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21 Feb 2020 7:36
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  •   Home > News > International

    Mount Vesuvius eruption so hot it 'turned victim's brain to glass', archaeologists say

    Experts believe temperatures reached a maximum of 520 degrees Celsius in the building the victim was found in when Mount Vesuvius erupted about 2,000 years ago.


    The heat generated from the Mount Vesuvius eruption in 79 AD was so extreme it turned one victim's brain to glass, a new archaeological report has found.

    The city of Herculaneum was buried in hot gas and rock along with its more famous counterpart, Pompeii, in southern Italy when the volcano exploded about 2,000 years ago.

    In the time since, archaeologists have discovered the remains of countless victims — in 2018 alone, officials found one pinned by a fridge-sized stone as well as the remains of a harnessed horse.

    Still, discoveries of cerebral tissues in human remains are rare archaeologically speaking, according to the report, published in the New England Journal of Medicine.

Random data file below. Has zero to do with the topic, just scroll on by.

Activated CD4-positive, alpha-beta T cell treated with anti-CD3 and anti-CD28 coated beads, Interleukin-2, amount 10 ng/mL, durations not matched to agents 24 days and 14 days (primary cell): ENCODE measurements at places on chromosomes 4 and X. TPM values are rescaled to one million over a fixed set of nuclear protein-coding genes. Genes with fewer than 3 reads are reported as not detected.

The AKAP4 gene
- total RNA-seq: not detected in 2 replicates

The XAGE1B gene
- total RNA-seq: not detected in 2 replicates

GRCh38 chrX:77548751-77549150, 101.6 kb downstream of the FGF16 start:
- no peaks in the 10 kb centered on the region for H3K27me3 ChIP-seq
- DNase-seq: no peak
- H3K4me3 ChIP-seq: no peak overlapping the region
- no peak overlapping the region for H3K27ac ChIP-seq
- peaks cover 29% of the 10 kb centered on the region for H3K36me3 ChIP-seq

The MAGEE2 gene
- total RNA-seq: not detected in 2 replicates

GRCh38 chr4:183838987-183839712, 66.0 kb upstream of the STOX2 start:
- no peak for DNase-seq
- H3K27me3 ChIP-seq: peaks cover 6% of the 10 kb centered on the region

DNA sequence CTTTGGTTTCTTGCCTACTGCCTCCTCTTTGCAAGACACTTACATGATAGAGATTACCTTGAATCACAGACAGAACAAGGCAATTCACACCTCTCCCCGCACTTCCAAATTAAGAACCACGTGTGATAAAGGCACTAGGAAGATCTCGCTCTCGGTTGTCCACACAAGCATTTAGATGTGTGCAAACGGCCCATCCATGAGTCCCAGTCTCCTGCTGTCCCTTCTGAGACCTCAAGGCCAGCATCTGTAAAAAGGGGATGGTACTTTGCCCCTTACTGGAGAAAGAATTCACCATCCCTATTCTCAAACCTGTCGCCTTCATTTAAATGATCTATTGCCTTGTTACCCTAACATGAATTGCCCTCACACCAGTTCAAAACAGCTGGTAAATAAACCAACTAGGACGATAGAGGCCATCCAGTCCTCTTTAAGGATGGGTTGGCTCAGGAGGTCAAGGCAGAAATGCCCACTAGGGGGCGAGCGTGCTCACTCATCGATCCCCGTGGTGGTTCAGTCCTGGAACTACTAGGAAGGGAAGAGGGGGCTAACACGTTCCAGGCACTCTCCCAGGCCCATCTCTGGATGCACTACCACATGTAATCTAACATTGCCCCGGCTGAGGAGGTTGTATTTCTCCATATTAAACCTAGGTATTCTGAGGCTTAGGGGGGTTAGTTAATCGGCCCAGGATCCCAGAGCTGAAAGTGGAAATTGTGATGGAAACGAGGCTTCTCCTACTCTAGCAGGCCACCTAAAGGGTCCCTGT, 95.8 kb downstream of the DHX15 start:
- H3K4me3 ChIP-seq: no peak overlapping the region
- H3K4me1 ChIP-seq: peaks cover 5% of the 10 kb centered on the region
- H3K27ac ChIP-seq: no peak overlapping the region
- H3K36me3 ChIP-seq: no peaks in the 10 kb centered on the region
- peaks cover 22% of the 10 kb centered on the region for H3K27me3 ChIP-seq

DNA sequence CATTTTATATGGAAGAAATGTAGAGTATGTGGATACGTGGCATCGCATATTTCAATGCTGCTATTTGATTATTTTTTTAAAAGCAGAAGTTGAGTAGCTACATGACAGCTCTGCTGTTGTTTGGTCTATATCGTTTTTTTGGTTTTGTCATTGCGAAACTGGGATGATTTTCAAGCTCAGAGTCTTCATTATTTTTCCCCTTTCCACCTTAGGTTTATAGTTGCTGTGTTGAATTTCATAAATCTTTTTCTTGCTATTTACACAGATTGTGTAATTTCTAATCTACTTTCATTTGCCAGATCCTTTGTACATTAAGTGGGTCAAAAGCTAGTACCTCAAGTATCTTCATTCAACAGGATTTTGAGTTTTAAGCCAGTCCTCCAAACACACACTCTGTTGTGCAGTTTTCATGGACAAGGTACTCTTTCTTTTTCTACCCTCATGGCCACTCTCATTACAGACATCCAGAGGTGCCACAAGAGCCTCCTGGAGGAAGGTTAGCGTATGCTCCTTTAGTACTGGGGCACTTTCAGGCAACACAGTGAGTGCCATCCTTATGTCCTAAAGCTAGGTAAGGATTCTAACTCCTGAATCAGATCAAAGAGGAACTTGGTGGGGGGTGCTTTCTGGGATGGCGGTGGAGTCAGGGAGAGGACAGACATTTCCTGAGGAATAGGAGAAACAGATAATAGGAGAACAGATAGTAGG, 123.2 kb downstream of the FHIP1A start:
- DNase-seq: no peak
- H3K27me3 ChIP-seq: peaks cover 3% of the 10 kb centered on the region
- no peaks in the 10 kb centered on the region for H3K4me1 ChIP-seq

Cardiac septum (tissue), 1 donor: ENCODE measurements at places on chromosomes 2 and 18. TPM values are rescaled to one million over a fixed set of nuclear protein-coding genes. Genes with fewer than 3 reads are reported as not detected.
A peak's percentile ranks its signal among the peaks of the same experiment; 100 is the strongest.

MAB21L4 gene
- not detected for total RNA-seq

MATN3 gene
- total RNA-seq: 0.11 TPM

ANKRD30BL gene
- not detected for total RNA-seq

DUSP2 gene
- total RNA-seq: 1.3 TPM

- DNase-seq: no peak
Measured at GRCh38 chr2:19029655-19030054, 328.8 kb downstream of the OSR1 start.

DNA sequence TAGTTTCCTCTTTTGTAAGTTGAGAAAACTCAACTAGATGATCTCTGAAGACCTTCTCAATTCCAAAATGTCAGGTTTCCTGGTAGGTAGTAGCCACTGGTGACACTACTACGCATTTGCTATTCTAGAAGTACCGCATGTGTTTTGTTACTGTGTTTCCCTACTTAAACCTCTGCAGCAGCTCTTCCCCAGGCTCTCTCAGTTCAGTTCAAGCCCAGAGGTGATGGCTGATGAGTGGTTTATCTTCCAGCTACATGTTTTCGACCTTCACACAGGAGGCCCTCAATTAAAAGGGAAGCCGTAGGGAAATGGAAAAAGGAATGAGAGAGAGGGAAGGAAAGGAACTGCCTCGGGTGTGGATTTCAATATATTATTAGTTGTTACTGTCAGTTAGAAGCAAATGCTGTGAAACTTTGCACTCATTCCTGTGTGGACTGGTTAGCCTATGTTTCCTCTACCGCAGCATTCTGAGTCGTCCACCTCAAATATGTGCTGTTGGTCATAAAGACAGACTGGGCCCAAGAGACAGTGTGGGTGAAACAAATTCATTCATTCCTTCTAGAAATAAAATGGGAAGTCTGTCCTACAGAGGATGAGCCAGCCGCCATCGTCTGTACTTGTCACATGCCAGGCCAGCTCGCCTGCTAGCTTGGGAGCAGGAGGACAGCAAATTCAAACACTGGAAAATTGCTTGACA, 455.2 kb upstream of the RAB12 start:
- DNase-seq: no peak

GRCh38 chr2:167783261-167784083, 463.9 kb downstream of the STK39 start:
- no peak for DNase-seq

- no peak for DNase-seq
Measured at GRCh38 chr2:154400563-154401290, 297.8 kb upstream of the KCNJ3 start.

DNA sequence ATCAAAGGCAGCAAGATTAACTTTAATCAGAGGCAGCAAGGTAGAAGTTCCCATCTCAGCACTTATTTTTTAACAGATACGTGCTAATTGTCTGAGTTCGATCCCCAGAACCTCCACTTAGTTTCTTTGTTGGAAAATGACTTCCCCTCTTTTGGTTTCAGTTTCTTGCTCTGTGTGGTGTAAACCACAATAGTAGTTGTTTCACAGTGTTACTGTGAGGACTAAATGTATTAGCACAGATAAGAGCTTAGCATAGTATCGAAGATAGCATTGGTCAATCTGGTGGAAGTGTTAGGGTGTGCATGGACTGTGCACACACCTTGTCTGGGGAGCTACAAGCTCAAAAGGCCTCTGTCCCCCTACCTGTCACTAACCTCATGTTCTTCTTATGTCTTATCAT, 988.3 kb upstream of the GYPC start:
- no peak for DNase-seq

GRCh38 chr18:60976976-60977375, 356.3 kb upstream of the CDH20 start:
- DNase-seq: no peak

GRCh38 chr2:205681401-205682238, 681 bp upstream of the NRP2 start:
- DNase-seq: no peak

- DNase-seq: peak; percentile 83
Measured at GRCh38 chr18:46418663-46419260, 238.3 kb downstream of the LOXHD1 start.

And when they are found, they are most likely to have been "saponified", meaning converted to soap over time.

    But the brain of one person who perished in Herculaneum found in the 1960s on a wooden bed under volcanic ash in a building known as the Collegium Augustalium reportedly experienced a different fate.

    The researchers say they discovered shards of shiny black material in the victim's skull, which appeared to be the remains of brain tissue converted into glass by heat.

    They worked this out by testing the shards and analysing the proteins found within them, confirming them as proteins known to be found in the human brain. The experts also tested what appeared to be the victim's hair, finding fatty acids generally present in human hair.

    However, "glassy material was undetectable elsewhere in the skeleton or in the adjacent volcanic ash, and it was not found in other locations at the archaeological site".

    Together, these discoveries indicated the thermally induced preservation of "vitrified human brain tissue", the experts said.

    According to the report, archaeologists also analysed charred wood at the site, which revealed temperatures reached a maximum of 520 degrees Celsius in the building the person was found in.

    "This suggests that extreme radiant heat was able to ignite body fat and vaporise soft tissues; a rapid drop in temperature followed," the report reads.

    One of its co-authors, Pierpaolo Petrone, a forensic anthropologist at the University of Naples Federico II, told The Guardian that vitrified remains of the brain had never been found before.

    He told the publication of his discovery: "I noticed something shining inside the head."

    "This material was preserved exclusively in the victim's skull, thus it had to be the vitrified remains of the brain. But it had to be proved beyond any reasonable doubt."


    ABC




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